IPB

Welcome Guest ( Log In | Register )

18 Pages V  « < 13 14 15 16 17 > »   
Reply to this topicStart new topic
ROVER WHEELS: Monitoring changes over time, NOTE: Read back through the thread to avoid repeating misconceptions
jmknapp
post Jun 23 2014, 05:45 PM
Post #211


Senior Member
****

Group: Members
Posts: 1334
Joined: 9-February 04
From: Columbus OH USA
Member No.: 13



Ah, I should have looked back in this thread at some of your wheel maps. Looks like they've been doing this since about January?

As for what they did about it, does it refer to this item from February?: Curiosity Adds Reverse Driving for Wheel Protection


--------------------
Go to the top of the page
 
+Quote Post
elakdawalla
post Jun 23 2014, 06:00 PM
Post #212


Bloggette par Excellence
****

Group: Admin
Posts: 4425
Joined: 4-August 05
From: Pasadena, CA, USA, Earth
Member No.: 454



Yes, I expect the public event to just be the story behind how they determined they should drive backwards, and drive in valleys instead of on high ground -- a nice story about how you solve an unexpected problem on a distant planet! This story is neat in that it's an engineering problem but understanding how to solve it required very close cooperation with the science team, which is kind of unusual for solving problems with spacecraft.


--------------------
My blog - @elakdawalla on Twitter - Please support unmannedspaceflight.com by donating here.
Go to the top of the page
 
+Quote Post
Tom Tamlyn
post Jun 24 2014, 03:35 AM
Post #213


Member
***

Group: Members
Posts: 274
Joined: 1-July 05
From: New York City
Member No.: 424



Any prospect of a video replay (official or bootleg) of the July 16 talk by Grotzinger and Heverley? It looks as though it might be particularly interesting to our crowd.
Go to the top of the page
 
+Quote Post
bobik
post Jun 24 2014, 06:44 AM
Post #214


Junior Member
**

Group: Members
Posts: 44
Joined: 28-October 12
Member No.: 6732



On June 9, the Washington Post featured an article on the MSL wheel issue.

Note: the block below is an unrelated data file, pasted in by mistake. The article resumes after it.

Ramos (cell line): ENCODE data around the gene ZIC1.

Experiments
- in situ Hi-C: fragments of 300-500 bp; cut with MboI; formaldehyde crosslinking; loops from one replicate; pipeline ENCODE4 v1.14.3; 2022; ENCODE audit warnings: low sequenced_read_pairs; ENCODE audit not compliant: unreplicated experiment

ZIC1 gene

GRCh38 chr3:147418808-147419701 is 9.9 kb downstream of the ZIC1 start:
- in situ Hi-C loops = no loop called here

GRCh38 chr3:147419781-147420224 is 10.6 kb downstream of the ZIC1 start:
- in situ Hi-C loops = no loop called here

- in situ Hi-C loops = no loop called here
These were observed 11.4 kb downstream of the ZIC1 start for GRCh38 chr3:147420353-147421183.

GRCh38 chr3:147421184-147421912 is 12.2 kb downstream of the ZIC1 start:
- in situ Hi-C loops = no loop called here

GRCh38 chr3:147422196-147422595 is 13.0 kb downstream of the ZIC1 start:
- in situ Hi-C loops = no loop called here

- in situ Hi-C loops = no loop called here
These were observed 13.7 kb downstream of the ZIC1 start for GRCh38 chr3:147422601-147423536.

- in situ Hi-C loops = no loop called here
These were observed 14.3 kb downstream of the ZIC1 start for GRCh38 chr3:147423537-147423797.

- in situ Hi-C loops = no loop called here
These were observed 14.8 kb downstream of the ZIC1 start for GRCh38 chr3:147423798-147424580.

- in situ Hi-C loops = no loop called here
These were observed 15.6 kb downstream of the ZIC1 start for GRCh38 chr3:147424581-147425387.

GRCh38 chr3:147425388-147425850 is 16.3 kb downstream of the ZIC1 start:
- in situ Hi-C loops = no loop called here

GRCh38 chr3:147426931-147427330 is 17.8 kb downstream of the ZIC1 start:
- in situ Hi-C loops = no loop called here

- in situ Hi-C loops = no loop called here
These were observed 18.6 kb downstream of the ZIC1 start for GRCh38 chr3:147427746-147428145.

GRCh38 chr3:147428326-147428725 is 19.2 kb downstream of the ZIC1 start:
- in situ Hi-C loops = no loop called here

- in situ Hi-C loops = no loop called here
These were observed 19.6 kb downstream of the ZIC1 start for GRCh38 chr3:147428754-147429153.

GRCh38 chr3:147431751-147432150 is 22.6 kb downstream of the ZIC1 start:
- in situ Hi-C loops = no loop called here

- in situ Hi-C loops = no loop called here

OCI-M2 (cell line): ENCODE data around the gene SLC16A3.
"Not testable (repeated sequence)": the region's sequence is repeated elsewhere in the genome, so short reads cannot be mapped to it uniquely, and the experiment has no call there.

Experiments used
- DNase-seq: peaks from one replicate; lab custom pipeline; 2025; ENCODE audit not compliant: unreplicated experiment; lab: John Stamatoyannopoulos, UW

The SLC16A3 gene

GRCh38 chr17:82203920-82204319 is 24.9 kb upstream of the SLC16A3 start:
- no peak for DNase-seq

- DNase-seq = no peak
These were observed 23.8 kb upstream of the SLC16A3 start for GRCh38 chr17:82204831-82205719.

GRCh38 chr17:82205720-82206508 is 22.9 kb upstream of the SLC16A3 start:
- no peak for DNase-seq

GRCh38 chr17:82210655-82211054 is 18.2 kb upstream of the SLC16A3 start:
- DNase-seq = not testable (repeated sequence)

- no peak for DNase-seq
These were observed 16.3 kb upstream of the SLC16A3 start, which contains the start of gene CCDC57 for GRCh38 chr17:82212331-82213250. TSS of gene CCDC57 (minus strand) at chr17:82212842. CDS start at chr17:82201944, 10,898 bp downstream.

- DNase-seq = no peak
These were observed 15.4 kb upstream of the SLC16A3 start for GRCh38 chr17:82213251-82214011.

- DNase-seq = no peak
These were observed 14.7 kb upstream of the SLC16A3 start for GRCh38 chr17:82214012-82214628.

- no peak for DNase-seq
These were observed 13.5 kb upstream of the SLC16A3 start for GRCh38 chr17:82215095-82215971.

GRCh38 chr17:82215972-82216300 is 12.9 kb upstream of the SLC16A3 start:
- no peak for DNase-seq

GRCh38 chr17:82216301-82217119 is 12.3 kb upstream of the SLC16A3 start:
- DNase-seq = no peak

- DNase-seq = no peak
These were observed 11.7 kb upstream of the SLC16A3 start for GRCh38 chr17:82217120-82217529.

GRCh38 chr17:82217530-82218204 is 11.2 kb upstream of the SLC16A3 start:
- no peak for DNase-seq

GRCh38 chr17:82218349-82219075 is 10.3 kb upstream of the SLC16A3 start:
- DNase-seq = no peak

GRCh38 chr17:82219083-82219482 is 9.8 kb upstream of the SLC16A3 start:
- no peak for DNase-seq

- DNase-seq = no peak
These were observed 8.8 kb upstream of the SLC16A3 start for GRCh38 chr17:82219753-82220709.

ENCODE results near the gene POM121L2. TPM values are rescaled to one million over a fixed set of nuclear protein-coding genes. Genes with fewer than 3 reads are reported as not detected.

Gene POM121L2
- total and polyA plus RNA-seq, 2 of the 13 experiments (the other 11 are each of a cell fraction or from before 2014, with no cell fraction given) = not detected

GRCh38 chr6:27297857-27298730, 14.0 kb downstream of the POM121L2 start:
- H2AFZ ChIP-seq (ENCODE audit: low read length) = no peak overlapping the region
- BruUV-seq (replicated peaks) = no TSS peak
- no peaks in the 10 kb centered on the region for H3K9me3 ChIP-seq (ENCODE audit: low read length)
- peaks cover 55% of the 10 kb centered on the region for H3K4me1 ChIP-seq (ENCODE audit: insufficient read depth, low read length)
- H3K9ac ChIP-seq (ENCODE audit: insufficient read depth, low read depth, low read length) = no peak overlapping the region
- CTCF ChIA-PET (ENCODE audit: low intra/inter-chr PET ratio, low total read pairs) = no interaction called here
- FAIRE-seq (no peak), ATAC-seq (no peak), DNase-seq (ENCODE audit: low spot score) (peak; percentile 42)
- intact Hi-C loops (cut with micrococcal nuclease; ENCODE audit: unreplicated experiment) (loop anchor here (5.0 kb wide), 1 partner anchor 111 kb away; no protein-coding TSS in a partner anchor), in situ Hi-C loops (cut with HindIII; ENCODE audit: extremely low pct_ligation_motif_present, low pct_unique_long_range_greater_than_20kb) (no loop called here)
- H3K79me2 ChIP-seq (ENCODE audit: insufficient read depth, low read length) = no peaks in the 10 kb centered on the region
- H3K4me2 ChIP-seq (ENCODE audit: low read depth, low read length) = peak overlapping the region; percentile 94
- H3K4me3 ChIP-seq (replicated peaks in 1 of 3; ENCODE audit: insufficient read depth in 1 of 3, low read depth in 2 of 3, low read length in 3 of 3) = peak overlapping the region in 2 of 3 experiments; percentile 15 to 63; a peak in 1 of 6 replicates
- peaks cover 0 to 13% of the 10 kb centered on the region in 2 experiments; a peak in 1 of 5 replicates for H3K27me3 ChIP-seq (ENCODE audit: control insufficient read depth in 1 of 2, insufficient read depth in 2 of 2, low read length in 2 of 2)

QUOTE
"What was happening to the wheels was a really big surprise to the team, and not a good one," said Curiosity project manager James Erickson. “We had done extensive testing on those wheels, but we didn’t do testing on extremely sharp and pointy rocks embedded into the ground. But it turns out that Mars has many, many of them."

Project scientist John Grotzinger said the wheel issue "quickly became an epic-scale problem for the mission. . . . It’s a little like being told you’re critically ill. You don’t know how much longer you have, but you know it will be a rough road."


By the way, will the wheel design need to be changed for the Mars 2020 mission?
Go to the top of the page
 
+Quote Post
jmknapp
post Jun 24 2014, 10:40 AM
Post #215


Senior Member
****

Group: Members
Posts: 1334
Joined: 9-February 04
From: Columbus OH USA
Member No.: 13



"Critically ill"? Nothing to see here but an "epic-scale problem." Glad they were able to pivot, literally.


--------------------
Go to the top of the page
 
+Quote Post
vikingmars
post Jun 24 2014, 11:07 AM
Post #216


Member
***

Group: Members
Posts: 602
Joined: 19-February 05
From: France, close to Paris & Meudon Observatory
Member No.: 172



Everything you want to know about Martian wheels but are too afraid to ask...
https://archive.org/details/nasa_techdoc_19930008925
A JPL/University of Texas study done in 1991... Enjoy ! smile.gif
Go to the top of the page
 
+Quote Post
Gerald
post Jul 4 2014, 08:23 PM
Post #217


Member
***

Group: Members
Posts: 850
Joined: 7-December 12
Member No.: 6780



[Disclaimer: The images of this post are not actual images from Mars.]

This provides an idea of how far you can go until a wheel fails:
Attached Image
Attached Image
(Screenshots of this video.)
Go to the top of the page
 
+Quote Post
mcaplinger
post Jul 4 2014, 09:30 PM
Post #218


Senior Member
****

Group: Members
Posts: 1285
Joined: 13-September 05
Member No.: 497



QUOTE (Gerald @ Jul 4 2014, 01:23 PM) *
This provides an idea of how far you can go until a wheel fails...

The video is very interesting, but it doesn't describe exactly what is meant by "test to failure". Usually this has a very specific definition for a subsystem test like this. It's not clear to me that the rover would be unable to move with one or more wheels broken even this badly.